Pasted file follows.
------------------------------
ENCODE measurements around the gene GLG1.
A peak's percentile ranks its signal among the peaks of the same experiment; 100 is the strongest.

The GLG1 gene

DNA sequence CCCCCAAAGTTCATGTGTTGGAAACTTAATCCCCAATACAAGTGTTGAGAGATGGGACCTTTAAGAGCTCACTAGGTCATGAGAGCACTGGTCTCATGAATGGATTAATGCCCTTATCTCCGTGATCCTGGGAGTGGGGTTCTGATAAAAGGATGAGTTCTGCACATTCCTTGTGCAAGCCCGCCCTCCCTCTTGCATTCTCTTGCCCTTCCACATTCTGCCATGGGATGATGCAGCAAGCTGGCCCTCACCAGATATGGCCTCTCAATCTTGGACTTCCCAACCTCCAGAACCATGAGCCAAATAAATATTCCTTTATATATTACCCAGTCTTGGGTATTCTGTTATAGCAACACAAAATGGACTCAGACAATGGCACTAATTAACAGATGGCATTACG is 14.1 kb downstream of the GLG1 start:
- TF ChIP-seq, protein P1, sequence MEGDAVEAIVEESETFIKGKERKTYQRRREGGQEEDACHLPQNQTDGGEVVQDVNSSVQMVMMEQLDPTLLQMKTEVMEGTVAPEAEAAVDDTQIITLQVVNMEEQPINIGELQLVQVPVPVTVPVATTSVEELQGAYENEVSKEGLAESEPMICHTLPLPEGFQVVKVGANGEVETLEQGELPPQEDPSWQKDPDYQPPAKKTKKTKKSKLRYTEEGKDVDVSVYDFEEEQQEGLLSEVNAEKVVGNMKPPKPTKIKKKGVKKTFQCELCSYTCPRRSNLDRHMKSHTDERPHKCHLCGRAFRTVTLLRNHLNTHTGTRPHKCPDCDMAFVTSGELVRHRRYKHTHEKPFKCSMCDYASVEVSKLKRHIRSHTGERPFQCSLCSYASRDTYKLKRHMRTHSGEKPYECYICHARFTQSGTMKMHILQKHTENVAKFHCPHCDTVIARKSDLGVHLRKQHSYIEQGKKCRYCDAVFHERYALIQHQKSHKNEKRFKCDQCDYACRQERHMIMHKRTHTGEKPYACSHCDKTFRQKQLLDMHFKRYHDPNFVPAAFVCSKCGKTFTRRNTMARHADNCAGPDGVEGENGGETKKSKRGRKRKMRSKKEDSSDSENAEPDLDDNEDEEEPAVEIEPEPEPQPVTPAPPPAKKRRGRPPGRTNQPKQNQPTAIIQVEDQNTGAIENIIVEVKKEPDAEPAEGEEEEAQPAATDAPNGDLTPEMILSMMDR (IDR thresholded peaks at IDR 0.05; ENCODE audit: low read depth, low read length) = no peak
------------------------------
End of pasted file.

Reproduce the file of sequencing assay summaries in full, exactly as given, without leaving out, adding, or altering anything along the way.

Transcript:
ENCODE measurements around the gene GLG1.
A peak's percentile ranks its signal among the peaks of the same experiment; 100 is the strongest.

The GLG1 gene

DNA sequence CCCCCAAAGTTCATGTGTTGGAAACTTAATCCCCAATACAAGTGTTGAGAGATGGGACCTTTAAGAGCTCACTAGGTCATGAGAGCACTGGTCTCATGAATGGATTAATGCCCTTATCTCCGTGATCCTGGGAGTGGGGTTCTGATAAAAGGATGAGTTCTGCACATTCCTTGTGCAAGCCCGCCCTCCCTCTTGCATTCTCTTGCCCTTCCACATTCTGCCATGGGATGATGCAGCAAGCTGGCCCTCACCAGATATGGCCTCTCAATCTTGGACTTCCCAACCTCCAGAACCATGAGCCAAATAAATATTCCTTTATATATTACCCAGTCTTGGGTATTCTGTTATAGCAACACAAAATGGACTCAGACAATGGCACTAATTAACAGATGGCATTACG is 14.1 kb downstream of the GLG1 start:
- TF ChIP-seq, protein P1, sequence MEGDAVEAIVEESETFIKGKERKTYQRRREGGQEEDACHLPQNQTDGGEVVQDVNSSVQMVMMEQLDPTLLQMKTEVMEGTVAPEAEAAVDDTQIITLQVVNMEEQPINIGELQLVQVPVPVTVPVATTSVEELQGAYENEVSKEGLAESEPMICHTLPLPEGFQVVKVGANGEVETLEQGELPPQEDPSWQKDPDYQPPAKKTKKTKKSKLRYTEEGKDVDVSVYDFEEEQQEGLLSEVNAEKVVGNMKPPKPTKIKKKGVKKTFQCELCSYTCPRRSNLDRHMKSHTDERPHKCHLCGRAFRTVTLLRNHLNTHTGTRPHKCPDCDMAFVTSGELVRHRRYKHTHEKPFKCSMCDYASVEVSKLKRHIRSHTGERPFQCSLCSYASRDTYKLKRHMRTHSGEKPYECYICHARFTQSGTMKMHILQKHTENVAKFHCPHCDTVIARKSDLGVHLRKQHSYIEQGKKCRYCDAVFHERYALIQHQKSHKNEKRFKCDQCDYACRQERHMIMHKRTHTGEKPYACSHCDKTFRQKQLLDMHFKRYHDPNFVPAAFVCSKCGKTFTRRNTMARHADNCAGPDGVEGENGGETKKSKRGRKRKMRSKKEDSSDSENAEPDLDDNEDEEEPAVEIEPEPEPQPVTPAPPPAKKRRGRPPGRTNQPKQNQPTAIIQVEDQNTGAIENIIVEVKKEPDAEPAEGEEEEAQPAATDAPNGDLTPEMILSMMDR (IDR thresholded peaks at IDR 0.05; ENCODE audit: low read depth, low read length) = no peak